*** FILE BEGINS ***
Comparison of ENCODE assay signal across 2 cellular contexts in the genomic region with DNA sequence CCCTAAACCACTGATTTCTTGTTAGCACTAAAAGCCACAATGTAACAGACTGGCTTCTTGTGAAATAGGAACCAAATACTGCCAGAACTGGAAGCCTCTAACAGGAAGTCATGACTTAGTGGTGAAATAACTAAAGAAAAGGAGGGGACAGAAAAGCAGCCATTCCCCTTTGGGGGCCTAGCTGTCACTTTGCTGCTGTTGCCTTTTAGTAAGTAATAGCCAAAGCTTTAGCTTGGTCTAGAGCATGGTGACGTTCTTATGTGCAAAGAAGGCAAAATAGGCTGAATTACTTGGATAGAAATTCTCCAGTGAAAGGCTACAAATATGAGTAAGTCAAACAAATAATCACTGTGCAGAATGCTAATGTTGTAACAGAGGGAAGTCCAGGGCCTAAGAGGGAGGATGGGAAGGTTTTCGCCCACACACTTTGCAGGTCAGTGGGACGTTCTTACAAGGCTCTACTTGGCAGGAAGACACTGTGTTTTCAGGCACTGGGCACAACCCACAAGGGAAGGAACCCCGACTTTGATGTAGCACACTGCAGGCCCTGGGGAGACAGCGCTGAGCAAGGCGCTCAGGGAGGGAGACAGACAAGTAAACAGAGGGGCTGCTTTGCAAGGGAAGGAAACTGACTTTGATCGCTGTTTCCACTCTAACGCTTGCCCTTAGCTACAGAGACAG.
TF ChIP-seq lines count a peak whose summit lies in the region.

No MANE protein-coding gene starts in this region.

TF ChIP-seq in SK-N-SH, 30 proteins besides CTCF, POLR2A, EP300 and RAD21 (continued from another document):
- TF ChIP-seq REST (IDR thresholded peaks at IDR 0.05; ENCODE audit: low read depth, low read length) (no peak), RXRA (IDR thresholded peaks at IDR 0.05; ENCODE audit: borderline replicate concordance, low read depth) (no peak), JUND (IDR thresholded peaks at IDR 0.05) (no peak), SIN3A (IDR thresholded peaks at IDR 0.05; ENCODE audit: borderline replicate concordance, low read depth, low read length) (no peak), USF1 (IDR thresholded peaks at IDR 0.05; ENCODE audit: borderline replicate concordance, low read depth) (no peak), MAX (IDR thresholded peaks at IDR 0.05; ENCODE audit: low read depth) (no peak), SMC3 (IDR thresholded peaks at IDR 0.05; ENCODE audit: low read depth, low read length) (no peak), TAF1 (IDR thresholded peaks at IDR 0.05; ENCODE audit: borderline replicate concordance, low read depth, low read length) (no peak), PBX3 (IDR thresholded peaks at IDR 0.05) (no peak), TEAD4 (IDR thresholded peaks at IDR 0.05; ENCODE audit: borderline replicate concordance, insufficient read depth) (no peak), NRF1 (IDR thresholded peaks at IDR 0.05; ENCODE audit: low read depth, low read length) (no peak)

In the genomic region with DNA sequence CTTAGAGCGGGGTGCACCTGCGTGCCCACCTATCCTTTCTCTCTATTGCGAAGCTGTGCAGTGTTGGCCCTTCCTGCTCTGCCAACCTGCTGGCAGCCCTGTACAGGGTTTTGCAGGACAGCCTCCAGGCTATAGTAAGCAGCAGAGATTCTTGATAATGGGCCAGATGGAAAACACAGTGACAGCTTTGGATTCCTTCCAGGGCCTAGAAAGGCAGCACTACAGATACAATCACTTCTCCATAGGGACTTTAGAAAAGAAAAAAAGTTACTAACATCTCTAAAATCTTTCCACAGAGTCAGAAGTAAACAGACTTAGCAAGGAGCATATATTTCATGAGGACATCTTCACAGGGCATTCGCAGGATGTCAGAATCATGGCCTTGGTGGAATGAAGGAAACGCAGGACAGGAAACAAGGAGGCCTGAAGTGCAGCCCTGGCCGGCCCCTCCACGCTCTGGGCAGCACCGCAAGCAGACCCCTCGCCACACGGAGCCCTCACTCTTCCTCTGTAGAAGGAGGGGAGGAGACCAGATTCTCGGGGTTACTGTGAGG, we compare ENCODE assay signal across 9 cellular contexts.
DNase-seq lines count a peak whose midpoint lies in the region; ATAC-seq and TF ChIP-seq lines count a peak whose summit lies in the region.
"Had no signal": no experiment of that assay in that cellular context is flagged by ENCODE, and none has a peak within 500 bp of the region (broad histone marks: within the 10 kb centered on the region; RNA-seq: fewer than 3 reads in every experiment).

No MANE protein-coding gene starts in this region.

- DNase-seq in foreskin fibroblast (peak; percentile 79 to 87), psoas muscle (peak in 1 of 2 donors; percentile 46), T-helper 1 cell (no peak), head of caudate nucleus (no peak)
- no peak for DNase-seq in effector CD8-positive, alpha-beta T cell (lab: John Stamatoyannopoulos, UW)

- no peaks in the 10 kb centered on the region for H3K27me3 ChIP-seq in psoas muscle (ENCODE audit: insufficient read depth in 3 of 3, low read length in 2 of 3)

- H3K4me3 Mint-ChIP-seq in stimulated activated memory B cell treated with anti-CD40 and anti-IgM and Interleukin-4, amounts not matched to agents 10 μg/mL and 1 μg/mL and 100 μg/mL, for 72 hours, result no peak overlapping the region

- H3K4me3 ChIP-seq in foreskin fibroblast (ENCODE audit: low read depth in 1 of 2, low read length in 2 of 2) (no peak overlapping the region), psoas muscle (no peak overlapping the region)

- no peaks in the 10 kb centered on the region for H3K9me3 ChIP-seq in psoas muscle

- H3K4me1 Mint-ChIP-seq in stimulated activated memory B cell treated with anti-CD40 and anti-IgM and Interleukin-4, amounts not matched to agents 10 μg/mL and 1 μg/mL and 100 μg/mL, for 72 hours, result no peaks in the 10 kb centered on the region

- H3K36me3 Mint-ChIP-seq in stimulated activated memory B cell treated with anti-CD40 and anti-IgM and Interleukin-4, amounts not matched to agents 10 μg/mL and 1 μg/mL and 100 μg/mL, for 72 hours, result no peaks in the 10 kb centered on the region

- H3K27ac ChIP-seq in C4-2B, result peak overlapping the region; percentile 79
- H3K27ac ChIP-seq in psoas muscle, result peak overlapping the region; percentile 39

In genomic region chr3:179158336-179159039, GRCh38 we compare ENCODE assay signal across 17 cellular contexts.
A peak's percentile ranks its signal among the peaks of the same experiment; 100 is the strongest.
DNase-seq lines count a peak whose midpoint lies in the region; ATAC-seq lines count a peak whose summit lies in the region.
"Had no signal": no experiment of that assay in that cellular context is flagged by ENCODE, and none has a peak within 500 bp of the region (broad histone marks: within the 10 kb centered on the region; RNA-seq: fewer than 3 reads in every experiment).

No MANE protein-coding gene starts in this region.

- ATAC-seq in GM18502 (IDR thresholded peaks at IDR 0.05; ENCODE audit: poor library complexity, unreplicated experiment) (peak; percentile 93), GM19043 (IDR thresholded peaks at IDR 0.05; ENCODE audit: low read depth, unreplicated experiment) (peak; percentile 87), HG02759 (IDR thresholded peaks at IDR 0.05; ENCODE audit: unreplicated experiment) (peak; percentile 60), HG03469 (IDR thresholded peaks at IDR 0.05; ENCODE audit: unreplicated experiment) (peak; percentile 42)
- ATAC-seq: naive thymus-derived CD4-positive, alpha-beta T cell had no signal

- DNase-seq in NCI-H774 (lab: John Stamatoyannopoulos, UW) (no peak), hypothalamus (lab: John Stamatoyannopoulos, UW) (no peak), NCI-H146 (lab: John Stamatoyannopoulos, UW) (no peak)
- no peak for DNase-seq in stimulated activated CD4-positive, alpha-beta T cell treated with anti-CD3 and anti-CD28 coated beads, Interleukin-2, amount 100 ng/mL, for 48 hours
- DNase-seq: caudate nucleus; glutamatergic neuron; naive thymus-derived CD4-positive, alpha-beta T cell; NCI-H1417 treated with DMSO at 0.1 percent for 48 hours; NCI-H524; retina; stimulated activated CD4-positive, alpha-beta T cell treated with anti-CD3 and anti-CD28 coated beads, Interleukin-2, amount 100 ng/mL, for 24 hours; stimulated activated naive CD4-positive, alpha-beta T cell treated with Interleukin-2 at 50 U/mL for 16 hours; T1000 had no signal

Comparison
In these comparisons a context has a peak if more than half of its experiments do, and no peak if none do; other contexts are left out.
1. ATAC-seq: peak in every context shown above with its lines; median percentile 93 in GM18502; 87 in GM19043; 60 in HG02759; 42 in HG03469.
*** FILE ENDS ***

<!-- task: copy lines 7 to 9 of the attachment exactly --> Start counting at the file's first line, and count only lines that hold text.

DNase-seq lines count a peak whose midpoint lies in the region; ATAC-seq and TF ChIP-seq lines count a peak whose summit lies in the region.
"Had no signal": no experiment of that assay in that cellular context is flagged by ENCODE, and none has a peak within 500 bp of the region (broad histone marks: within the 10 kb centered on the region; RNA-seq: fewer than 3 reads in every experiment).

No MANE protein-coding gene starts in this region.